Aside from the melodrama and the cattiness, The Women may be most notable as the closest Hollywood has ever come to producing millinery porn. It's a movie full of hats, hats and still more hats—silk hats and crystal ones, hats with brims as long as your arm, teeny tiny hats the size of demitasse, pointy hats, round hats, hats of seemingly every shape and size. Rosalind Russell gets many of the best ones, or at least the most outrageous—she even wears a bow nearly as big as her head when she's taking a calisthenics class. (How I love that in a woman.) Adrian, the legendary MGM designer, does nothing understated here, and the dresses are as outrageously fun as the hats—the movie even stops in its tracks for a fashion show, a sequence shot in color, unlike the rest of the feature, designed to do nothing more than show off some more wacky clothes. Isaac Mizrahi designed the costumes for a recent Broadway revival of this play, and it's no mystery what the appeal must have been for him.

Rating for Style: A
Rating for Substance: B

 

Image Transfer

 One
Aspect Ratio1.33:1 - Full Frame
Original Aspect Ratioyes
Anamorphicno


Image Transfer Review: The original black & white photography retains much of its luster, but the DVD transfer introduces lots of debris and scratches. Nice saturated black levels and the MGM high-gloss lighting look fine, but overall the print could have used a fairly substantial makeover.

Image Transfer Grade: C+

 

Audio Transfer

 LanguageRemote Access
MonoEnglish, Frenchyes


Audio Transfer Review: Dialogue is generally clear enough, though the mono mix seems limited; you'll notice this particularly in the many sequences when more than one character speaks at once. Ambient noise is at a low level, as are levels of aural interference.

Audio Transfer Grade: B-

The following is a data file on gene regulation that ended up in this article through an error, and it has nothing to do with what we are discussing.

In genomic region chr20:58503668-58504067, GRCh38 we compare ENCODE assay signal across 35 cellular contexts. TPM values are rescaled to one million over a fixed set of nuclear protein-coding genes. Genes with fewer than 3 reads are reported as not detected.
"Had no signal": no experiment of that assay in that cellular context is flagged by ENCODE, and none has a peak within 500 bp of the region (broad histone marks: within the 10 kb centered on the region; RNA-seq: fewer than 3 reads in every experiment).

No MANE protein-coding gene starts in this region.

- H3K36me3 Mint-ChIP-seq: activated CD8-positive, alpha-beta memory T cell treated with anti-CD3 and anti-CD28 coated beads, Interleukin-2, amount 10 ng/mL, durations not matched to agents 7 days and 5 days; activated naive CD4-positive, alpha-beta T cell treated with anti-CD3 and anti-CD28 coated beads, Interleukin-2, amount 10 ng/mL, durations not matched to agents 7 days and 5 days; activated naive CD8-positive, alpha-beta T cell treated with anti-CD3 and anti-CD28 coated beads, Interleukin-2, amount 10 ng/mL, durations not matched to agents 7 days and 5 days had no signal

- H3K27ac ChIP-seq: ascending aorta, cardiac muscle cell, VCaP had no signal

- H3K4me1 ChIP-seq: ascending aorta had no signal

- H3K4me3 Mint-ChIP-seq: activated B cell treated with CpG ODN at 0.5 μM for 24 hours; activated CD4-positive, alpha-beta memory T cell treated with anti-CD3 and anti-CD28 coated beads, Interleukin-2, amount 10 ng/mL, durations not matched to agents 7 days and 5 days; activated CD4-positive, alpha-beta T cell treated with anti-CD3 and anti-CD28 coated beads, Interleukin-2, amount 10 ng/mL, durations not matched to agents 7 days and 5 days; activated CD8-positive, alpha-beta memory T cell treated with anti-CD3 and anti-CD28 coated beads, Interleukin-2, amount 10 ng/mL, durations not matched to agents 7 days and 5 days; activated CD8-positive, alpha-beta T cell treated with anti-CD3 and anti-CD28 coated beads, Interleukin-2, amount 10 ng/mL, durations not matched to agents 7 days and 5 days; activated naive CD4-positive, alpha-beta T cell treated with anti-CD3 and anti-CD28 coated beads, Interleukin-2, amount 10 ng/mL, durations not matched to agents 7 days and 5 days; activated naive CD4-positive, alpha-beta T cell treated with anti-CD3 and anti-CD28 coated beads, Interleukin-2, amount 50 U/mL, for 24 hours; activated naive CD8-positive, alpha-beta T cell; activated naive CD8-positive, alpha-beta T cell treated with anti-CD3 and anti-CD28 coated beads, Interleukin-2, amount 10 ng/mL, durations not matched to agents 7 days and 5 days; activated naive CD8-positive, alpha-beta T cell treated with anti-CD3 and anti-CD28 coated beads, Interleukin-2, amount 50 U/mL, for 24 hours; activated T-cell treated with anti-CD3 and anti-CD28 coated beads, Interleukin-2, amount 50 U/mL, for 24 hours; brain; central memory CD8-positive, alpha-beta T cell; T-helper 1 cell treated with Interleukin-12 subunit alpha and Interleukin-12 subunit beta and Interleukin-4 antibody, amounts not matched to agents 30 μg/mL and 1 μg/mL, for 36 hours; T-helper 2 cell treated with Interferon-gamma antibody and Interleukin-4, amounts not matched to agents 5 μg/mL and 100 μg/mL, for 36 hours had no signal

Disc Extras

Static menu with music
Scene Access with 34 cues and remote access
Subtitles/Captions in English, French, Spanish, Portuguese with remote access
1 Original Trailer(s)
1 Other Trailer(s) featuring The Opposite Sex
1 Deleted Scenes
Production Notes
2 Featurette(s)
Packaging: Snapper
Picture Disc
1 Disc
1-Sided disc(s)
Layers: dual

Extra Extras:
  1. Scoring stage sessions
Extras Review: The eight panels of production notes (here called Behind The Scenes) are pretty informative, relating that F. Scott Fitzgerald was one of the uncredited screenwriters on the script, and that this was director George Cukor's rebound project after he was summarily fired early in the production of Gone With The Wind. The two featurettes are from the MGM vaults—in the first, Hollywood: Style Center of the World (11m:05s), Mary just has to have a new dress for her upcoming date with Jim, and she chooses one just like the one Joan Crawford wears in an upcoming MGM release. The narrator is full of self-congratulation, as Hollywood inspires America's youth to dress just like the people they see in the movies. We're up close and personal with Adrian, and then get a glimpse at the studio's slate circa 1940, featuring James Stewart, Myrna Loy and a new Andy Hardy movie.

The second featurette, From the Ends of the Earth: Another Romance of Celluloid (10m:19s), celebrates the pillaging of other cultures as tons of stuff is brought to the MGM lot in Hollywood to fuel future productions. Special mention is made of the perfumes imported from France for The Women, but it seems that the movie would have been just as successful merely with the perfume bottles, and without their contents.

The scoring stage sessions offers eight musical selections from the score of the film, but unfortunately without any other information about the music. The deleted scene is an alternate version of the fashion show, this time in black and white. The additional trailer is for The Opposite Sex, a musicalized version of The Women produced in the 1950s, with Joan Collins and Agnes Moorhead, among others, and it looks absolutely awful—for one thing, it's full of men, and where's the fun in that? And for a little extra fun, turn on the English subtitles—not even they can keep up with Rosalind Russell, as great swatches of her dialogue are cut or paraphrased.

Extras Grade: B-

 

Final Comments

You might want to put a saucer of milk next to the television for this one, because when you press play, the catfight is on. The Women is high-style Hollywood at its most posh, and while it's more than a little unkind in its view of the fairer sex, it's a breezy romp in the mud with great hats. Big fun.